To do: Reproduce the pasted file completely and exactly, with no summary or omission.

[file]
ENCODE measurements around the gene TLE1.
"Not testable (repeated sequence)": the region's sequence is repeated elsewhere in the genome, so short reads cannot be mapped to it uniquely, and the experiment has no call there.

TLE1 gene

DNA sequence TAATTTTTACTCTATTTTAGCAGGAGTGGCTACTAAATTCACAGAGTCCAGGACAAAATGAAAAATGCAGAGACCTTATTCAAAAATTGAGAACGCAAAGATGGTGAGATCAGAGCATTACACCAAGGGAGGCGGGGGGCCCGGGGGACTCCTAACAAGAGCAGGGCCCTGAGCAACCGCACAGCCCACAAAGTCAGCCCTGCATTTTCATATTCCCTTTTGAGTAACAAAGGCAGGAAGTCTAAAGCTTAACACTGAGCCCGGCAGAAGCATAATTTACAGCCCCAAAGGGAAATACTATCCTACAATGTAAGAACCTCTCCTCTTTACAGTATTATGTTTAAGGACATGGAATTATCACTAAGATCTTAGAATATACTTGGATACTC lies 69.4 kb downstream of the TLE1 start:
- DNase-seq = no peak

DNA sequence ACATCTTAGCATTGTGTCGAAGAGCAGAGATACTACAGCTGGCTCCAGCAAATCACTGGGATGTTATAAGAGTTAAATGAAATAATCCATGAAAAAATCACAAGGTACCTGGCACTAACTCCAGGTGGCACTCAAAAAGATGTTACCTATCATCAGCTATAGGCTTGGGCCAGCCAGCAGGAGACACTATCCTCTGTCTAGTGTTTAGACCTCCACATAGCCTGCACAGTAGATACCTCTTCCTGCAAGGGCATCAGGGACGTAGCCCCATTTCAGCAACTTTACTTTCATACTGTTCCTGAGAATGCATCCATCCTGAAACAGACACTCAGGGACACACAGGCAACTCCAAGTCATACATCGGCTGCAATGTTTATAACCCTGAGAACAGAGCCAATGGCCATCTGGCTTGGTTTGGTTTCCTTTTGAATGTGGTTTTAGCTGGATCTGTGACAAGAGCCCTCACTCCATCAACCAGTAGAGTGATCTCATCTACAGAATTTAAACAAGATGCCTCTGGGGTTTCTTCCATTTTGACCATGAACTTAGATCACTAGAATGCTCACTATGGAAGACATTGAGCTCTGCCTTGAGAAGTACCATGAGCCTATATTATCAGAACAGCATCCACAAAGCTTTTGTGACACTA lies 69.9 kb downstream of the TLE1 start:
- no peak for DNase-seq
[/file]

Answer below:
ENCODE measurements around the gene TLE1.
"Not testable (repeated sequence)": the region's sequence is repeated elsewhere in the genome, so short reads cannot be mapped to it uniquely, and the experiment has no call there.

TLE1 gene

DNA sequence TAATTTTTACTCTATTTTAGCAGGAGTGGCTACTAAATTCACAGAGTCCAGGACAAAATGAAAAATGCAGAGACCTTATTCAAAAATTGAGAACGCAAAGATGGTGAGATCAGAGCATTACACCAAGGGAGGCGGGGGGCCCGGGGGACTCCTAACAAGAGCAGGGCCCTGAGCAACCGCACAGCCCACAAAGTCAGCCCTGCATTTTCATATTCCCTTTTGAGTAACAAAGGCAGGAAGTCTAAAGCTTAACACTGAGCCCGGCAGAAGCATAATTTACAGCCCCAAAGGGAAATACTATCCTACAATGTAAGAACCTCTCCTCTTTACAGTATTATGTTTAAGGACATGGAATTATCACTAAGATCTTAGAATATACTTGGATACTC lies 69.4 kb downstream of the TLE1 start:
- DNase-seq = no peak

DNA sequence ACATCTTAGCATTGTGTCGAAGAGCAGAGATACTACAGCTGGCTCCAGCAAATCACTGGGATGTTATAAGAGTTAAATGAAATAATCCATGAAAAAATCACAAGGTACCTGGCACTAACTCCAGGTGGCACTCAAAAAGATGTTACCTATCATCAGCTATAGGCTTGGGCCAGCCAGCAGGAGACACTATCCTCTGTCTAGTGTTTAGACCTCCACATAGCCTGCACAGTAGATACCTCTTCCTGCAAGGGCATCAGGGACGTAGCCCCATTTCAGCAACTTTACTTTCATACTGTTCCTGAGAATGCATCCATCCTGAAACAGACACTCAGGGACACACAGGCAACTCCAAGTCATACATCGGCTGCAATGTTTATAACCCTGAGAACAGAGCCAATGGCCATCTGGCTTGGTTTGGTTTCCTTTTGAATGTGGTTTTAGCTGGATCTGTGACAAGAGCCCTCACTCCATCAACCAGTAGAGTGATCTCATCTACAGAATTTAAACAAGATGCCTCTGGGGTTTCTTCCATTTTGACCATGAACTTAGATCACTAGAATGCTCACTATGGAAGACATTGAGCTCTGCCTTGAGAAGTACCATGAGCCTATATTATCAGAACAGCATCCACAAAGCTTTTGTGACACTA lies 69.9 kb downstream of the TLE1 start:
- no peak for DNase-seq